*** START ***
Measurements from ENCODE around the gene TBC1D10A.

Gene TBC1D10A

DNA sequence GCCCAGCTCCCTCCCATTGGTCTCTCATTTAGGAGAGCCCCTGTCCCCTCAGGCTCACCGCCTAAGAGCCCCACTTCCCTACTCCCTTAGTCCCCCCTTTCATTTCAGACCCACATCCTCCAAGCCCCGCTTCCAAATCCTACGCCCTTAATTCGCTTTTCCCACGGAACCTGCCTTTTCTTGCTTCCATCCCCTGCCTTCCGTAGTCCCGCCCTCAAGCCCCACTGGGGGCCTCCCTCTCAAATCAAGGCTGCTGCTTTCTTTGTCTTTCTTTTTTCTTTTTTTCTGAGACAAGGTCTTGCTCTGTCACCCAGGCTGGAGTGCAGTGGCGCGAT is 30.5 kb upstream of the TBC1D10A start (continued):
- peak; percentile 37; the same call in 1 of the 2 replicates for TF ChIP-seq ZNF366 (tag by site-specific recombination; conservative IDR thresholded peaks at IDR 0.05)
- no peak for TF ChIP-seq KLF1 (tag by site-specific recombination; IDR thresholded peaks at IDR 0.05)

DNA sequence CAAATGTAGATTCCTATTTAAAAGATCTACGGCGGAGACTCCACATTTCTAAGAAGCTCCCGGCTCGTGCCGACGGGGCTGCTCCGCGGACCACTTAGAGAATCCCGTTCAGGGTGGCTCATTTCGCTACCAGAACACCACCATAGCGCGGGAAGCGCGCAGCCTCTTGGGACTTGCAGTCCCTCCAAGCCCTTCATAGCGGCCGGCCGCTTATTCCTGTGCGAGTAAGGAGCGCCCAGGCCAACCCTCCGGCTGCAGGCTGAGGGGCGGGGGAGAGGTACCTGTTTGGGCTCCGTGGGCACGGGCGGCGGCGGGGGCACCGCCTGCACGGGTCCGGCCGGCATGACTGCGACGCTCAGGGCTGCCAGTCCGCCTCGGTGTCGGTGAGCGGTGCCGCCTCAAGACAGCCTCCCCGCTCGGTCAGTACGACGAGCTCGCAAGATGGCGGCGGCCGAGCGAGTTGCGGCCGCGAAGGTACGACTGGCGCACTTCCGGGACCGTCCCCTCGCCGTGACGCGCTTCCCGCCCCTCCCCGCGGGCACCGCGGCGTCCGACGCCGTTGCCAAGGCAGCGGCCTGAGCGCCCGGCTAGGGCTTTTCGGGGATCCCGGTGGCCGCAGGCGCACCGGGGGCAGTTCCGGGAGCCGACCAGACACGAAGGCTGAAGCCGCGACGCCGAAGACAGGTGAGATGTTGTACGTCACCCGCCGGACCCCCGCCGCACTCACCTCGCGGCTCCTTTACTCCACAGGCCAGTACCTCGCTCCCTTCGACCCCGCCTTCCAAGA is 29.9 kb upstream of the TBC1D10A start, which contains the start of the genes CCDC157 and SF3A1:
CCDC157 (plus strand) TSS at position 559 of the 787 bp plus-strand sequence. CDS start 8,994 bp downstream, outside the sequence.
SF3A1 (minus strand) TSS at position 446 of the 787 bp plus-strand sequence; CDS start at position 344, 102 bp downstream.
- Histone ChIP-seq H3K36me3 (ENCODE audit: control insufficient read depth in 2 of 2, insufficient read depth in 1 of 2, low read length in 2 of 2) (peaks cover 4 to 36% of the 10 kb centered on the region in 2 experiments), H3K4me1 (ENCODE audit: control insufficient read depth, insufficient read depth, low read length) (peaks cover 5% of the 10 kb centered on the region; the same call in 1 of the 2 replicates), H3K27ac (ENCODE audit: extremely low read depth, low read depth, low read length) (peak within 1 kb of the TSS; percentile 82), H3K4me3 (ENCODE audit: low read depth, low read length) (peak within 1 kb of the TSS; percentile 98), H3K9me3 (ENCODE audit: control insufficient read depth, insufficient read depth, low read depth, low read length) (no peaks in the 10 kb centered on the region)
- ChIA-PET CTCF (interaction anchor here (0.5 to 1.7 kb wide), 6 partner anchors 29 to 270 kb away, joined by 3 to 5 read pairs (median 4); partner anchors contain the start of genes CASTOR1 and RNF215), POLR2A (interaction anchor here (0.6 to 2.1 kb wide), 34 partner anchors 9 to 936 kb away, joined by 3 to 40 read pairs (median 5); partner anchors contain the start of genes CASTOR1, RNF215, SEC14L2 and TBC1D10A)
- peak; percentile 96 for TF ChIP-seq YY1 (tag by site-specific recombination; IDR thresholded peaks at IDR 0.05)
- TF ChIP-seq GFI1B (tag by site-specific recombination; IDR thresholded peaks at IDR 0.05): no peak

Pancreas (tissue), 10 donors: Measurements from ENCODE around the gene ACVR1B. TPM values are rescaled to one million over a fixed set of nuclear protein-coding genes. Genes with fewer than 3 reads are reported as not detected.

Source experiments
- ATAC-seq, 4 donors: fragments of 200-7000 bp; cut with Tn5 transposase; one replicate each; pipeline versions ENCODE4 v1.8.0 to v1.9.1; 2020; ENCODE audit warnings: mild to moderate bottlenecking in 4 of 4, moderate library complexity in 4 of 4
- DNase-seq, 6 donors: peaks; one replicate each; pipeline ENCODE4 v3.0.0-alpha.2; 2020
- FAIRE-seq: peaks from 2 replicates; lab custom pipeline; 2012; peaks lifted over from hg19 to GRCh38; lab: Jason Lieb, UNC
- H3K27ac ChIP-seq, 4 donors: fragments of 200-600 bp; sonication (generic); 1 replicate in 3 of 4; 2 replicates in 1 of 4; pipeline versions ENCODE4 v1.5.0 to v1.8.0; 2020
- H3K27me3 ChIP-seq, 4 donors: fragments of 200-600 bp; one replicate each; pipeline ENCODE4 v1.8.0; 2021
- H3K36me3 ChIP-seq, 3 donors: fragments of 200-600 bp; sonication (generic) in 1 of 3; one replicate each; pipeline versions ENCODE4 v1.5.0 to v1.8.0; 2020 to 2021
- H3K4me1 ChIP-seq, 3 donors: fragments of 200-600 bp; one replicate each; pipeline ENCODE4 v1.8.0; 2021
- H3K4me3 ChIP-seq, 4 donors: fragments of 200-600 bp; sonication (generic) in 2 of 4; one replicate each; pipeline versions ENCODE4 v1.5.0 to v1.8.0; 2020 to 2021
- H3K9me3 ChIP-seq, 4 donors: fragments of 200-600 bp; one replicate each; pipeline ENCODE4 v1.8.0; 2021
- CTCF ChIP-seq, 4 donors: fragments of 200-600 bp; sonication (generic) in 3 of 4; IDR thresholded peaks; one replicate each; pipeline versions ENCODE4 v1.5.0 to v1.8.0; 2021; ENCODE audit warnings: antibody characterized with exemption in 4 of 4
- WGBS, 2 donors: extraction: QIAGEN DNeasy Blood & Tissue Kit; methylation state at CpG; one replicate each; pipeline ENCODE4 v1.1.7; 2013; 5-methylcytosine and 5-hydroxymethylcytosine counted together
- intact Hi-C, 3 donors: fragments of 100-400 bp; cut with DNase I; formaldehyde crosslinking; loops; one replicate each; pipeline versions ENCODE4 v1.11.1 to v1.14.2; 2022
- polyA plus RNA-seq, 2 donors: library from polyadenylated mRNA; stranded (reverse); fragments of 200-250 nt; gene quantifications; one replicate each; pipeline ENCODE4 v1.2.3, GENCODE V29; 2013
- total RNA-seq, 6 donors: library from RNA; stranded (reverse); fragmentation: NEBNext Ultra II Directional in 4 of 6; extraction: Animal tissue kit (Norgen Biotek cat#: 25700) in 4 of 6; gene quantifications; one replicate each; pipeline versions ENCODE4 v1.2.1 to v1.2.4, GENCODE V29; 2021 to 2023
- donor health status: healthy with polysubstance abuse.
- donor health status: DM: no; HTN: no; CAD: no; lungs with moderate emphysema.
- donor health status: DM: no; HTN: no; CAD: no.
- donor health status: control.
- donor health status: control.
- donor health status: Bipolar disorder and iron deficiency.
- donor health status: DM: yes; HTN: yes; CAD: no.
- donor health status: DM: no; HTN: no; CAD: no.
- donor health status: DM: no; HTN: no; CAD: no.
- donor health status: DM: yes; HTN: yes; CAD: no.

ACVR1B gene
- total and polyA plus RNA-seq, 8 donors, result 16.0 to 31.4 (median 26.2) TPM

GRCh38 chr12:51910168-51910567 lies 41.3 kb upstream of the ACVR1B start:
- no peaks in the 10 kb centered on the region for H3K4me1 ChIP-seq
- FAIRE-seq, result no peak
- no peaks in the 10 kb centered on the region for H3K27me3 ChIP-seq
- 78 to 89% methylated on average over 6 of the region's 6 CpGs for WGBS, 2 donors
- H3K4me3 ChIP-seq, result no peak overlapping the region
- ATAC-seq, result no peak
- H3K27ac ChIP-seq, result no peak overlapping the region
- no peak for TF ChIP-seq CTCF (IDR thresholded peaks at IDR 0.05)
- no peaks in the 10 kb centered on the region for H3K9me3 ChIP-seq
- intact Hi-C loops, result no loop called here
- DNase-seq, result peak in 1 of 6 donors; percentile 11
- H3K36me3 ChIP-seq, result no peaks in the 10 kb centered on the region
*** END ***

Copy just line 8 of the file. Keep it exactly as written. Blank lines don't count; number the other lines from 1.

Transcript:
SF3A1 (minus strand) TSS at position 446 of the 787 bp plus-strand sequence; CDS start at position 344, 102 bp downstream.